When I fisrt listened to the song of Syd Barrett – Rats,I was confused,I thought it might be something that appeared in his life,but I'm not sure. Is it dark? Or something related to drug?


Got it hit down Spot knock inside a spider Says: "That's love yeah, yeah, yeah, yeah, yeah, yeah!" "That's love yeah, yeah, yeah, yeah, yeah, yeah!" Says: "That's love, all know it TV, teeth, feet, peace, feel it "That's love yeah, yeah, yeah, yeah, yeah, yeah!" "That's love yeah, yeah, yeah, yeah, yeah, yeah!"

Like the fall that brings me to I like the fall that brings me to I like the cord around sinew I make a cord around sinew

Duck, the way to least is less Tea craving of the metal west 'ell tomorrow's rain and test 'ell tomorrow's rain and test Love an empty son and guess Love an empty son and guess Pimples dangerous and blessed

Heaving, arriving, tinkling Mingling jets and statuettes Seething wet we meeting fleck Seething wet we meeting fleck Lines and winds and crib and half Each fair day I give you half Of each fair day I give you half I look into your eyes and you, Flathe in the sun for you

Bam, spastic, tactile engine Heaving, crackle, slinky, dormy, roofy, wham I'll have them, fried bloke Broken jardy, cardy, smoocho, moocho, paki, pufftle Sploshette moxy, very smelly, Cable, gable, splintra, channel Top the seam he's taken off

Rats, rats lay down flat We don't need you, we act like that And if you think you're un-loved Then we know about that Rats, rats, lay down flat! Yes, yes, yes, yes, lay down flat!

  • ["Taunting and maniacal lyrics" ](en.wikipedia.org/wiki/Barrett_(album)). It's likely that, post-LSD, his mental state was somewhat broken, and the lyrics reflect that mood, rather than telling a particular story. Hard to get a definite answer to this, I'm guessing
    – Angst
    Commented May 10, 2018 at 18:32

2 Answers 2


I‘ve found this general comment in which the psychiatrist Thomas Szasz is mentioned (Fabrikation des Wahnsinns). In my opinion this are wordplays like you find in Dadaism. In the sixties was a kind of renaissance of this kind of poetry. John Lenneon wrote some essays too, and songs like the walrus.

Here is the comment:

General Comment:

"I expect many folks would characterize this as druggy ramblings; the impact of LSD and other drugs on Syd is probably overstated. IMO he was mentally ill, and also a genius (not an unusual combination). LSD and other psychedelics are known for their ability to provoke the release of psychotic symptoms, but in nearly all cases this is occurs with someone whose underlying mental illness is already present. (I tend more toward depression and anxiety, and can attest that--in my case, anyway--tripping always made things much worse.) Whether Syd was schizophrenic is harder to say. It does seem he became increasingly isolated and (using the shrink's jargon) in later stages displayed flattened affect i.e. blunted emotions. But is categorization necessary? I am reminded of Szasz and Breggin's theories that we put people in a box labelled "insane" if they act and speak in ways we find confusing (or irritating) -- and that it may be more appropriate to regard these not as symptoms of illness, but as creative methods to cope and to find meaning when one is confronted by an overwhelming spiritual crisis. The lyrics of "Rats" could be taken as "word salad" but I would consider a much more appropriate touchstone something akin to Finnegan's Wake, and other great works of stream-of-consciousness and/or surrealist literature. Also I would contend that such work resists analysis. Interpretation is irrelevant, and probably lessens one's enjoyment of the song. How does it sound, and how does it make you feel? That's what it means."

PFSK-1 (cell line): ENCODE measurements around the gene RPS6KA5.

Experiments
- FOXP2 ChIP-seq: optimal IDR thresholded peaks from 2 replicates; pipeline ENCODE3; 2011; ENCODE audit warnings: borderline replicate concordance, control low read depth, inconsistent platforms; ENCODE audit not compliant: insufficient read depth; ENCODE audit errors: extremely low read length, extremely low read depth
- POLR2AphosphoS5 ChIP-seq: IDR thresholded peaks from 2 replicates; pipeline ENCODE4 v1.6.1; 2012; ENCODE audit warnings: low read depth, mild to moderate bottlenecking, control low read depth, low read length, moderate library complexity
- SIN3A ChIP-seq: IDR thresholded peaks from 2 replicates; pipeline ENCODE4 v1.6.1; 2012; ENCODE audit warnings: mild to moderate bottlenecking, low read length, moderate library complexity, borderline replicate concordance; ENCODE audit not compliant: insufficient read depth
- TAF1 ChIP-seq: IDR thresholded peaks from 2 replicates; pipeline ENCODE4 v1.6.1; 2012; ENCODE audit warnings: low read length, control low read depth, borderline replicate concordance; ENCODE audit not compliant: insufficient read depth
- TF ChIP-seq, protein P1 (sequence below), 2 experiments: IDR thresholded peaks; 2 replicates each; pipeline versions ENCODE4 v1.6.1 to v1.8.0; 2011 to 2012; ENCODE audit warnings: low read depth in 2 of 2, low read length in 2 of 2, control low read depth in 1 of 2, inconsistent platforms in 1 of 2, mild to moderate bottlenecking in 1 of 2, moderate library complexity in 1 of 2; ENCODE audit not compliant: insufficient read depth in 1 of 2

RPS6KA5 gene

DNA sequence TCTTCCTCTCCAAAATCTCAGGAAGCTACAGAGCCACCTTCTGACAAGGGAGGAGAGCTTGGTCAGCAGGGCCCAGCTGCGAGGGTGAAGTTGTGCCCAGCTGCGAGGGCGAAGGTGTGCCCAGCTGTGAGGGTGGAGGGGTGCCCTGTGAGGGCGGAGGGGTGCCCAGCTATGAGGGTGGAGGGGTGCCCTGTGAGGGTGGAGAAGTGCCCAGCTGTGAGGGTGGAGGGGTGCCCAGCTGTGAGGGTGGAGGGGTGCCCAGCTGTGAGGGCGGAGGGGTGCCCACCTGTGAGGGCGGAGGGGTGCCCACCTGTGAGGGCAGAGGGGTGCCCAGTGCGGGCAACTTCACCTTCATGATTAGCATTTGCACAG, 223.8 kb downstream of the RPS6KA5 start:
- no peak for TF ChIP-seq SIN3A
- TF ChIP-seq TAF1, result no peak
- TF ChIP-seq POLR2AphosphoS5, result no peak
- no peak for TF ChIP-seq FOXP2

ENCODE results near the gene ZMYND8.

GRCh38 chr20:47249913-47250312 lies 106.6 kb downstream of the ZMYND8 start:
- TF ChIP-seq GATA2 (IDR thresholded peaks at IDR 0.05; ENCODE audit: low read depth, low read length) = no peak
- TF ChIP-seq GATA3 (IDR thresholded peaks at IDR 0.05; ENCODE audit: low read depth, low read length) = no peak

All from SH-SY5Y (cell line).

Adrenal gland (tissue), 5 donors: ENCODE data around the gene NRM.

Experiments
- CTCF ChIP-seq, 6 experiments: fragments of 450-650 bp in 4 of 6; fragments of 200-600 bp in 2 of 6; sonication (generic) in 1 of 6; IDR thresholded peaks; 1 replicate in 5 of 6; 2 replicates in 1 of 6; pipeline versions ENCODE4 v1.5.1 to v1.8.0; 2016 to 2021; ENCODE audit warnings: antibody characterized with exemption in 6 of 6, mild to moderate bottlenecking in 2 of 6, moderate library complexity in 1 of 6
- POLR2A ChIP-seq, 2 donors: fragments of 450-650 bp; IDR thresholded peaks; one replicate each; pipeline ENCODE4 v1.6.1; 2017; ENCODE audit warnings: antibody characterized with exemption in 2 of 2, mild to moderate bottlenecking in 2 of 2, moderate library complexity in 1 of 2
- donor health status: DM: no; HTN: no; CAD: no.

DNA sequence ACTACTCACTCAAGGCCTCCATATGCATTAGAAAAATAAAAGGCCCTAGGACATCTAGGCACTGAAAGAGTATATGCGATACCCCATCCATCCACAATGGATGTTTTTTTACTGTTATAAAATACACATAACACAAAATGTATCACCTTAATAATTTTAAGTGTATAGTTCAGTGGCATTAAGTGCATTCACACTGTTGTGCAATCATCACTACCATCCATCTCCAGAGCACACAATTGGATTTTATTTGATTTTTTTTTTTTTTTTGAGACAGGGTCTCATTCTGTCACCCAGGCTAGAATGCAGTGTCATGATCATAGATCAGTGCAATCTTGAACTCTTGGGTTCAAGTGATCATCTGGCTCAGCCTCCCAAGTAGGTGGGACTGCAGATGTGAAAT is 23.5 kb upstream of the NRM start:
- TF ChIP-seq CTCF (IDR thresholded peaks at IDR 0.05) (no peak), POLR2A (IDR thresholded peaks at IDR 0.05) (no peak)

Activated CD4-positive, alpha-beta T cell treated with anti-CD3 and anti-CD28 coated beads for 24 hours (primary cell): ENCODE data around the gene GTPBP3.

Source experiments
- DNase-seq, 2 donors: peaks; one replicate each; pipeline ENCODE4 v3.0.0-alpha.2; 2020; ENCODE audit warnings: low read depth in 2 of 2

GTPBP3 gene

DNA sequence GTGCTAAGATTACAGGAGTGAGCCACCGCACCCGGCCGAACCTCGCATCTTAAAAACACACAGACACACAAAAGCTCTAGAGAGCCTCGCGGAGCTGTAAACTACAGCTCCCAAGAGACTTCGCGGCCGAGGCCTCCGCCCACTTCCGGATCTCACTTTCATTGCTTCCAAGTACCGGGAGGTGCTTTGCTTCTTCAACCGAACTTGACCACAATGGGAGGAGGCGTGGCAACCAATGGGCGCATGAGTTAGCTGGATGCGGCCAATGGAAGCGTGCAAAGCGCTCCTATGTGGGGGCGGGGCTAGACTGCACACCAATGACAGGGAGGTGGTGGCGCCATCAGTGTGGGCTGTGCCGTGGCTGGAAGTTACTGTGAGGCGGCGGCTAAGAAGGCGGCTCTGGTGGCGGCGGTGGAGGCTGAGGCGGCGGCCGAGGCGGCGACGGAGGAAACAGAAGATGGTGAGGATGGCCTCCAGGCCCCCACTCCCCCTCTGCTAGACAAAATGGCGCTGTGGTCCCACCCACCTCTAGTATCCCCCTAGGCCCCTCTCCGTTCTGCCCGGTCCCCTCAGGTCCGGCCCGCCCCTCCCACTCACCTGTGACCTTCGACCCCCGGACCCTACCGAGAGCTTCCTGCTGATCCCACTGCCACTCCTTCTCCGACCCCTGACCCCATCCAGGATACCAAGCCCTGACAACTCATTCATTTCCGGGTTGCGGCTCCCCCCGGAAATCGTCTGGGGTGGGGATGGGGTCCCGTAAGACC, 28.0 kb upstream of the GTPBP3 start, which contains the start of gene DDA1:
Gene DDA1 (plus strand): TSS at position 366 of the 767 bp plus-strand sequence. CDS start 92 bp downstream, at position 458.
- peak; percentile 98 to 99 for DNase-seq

edit: sorry, I forgot the link!



Well to me the song's appeal was simply that it is, uniquely, in favour of rats. Maybe I misheard but I don't read the verse starting 'Dam, spastic' at all. To me the sequence is: (something like) Pam, Spats, Empty, Dawnie, Ruthie, Smoocho, Moocho, Puffer, Splosher Poxy, Merry, Smellie, Jan and Simple Dot ......etc (I may have missed a few) and they represent the names of some of his favourites.Anway, it's a great song, and what a contrast to 'It is obvious,' which is one of his most poetic. Best. NP.

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